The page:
It’s been a breakthrough week for office supplies. First came X-ray shooting Scotch tape, and now surgical-grade Sharpies. It’s common practice for surgeons to outline operation sites with Sharpie markers so they won’t cut in the wrong place, but the markers are thrown out after just one use to prevent passing germs from one patient to another.
Now a study by Canadian doctors has concluded that it’s actually safe to reuse Sharpie markers, since the alcoholic base in the ink kills off any lingering bacteria. The finding is huge for hospital administrators , who are thrilled at the prospect of saving thousands of dollars by reusing the markers, which cost $2 each.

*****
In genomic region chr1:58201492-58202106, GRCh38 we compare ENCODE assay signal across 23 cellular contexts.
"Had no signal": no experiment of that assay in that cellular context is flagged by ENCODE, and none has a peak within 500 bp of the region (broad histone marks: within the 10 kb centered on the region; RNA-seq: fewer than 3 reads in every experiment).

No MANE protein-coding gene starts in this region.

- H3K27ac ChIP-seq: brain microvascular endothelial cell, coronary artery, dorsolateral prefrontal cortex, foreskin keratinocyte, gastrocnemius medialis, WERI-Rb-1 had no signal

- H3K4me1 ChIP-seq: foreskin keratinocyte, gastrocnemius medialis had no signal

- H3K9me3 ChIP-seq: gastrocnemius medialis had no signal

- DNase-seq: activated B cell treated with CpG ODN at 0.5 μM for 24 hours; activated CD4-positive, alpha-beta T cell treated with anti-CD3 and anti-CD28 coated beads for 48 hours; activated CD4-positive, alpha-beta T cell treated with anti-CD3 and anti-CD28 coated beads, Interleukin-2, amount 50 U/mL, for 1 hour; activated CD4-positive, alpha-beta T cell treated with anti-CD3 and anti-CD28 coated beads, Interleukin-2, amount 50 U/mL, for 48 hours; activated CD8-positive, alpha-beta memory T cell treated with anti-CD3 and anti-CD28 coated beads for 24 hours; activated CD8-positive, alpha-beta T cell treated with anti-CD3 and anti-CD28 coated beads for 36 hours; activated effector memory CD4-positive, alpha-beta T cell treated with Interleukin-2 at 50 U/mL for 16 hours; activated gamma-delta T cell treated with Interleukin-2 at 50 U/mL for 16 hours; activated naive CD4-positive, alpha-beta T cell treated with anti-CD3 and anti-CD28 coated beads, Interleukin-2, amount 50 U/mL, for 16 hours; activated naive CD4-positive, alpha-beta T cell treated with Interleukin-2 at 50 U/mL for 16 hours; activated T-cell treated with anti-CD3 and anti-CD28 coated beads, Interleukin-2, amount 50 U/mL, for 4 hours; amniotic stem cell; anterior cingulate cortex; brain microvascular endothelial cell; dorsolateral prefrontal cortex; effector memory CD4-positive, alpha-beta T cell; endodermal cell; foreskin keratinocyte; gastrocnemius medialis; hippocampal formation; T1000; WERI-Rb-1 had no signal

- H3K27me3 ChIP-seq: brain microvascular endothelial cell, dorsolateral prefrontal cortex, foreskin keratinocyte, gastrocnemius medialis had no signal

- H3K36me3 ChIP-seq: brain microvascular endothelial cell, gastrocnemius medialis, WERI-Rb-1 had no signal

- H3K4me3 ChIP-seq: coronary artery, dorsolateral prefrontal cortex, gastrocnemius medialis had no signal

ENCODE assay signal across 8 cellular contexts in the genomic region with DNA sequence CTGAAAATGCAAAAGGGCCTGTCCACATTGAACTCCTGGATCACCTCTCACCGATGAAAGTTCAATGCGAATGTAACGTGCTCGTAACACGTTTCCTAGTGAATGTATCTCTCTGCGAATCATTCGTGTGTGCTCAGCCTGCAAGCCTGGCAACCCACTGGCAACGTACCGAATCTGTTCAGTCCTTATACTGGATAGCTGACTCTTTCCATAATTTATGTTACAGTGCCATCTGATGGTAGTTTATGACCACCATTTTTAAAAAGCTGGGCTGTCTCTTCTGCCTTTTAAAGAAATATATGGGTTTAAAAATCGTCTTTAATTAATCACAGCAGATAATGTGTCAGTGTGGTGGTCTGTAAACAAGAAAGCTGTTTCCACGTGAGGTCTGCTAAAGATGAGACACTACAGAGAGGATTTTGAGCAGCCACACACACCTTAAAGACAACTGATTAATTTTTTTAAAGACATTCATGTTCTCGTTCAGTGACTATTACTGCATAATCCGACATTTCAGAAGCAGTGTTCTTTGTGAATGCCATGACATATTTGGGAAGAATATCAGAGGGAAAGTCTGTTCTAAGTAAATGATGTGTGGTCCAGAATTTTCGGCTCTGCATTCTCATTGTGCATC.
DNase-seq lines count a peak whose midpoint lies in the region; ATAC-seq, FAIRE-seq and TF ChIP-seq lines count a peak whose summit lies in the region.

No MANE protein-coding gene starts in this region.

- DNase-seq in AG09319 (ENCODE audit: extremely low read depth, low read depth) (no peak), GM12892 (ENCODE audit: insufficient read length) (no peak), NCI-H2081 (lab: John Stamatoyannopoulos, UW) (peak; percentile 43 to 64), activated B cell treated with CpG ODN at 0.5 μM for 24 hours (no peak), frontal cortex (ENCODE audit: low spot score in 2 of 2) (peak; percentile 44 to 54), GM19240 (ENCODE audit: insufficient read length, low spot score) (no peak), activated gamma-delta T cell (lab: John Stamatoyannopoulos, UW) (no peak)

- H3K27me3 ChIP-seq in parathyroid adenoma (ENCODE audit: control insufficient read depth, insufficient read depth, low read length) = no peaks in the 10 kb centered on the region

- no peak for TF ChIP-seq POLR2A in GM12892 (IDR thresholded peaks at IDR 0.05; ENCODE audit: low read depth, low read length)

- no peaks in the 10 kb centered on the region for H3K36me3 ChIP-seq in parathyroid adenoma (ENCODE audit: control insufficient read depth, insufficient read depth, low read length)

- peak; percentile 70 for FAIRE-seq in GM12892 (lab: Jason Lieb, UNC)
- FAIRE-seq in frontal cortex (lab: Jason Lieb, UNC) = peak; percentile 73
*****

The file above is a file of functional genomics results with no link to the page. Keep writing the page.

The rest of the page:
Dr. Sarah Forgie and Dr. Catherine Burton of the University of Alberta rubbed four types of nasty bacteria (two were antibiotic-resistant) on the tips of Sharpie markers. For comparison, they did the same to one-use markers designed especially for surgery, which have a non-alcoholic ink. The contaminated markers were left to sit for 24 hours. The next day, the one-use markers were still infested, but the Sharpies were sterile. The doctors say that as long as the outside of the Sharpies are cleaned the same way as other surgical equipment, the markers can be reused until the ink runs out.
Forgie and Burton have been invited to present their work at the Infectious Disease Society of America annual meeting in Washington, D.C. that begins tomorrow. The Americans seemed enthusiastic, said Forgie, noting that the U.S. health-care system is far more litigious than Canada’s. And it’s worth noting that the researchers say they have no connection whatsoever to the manufacturers of Sharpie markers (though even if they did, these findings are bad for Sharpie sales).
Image: flickr/ steakpinball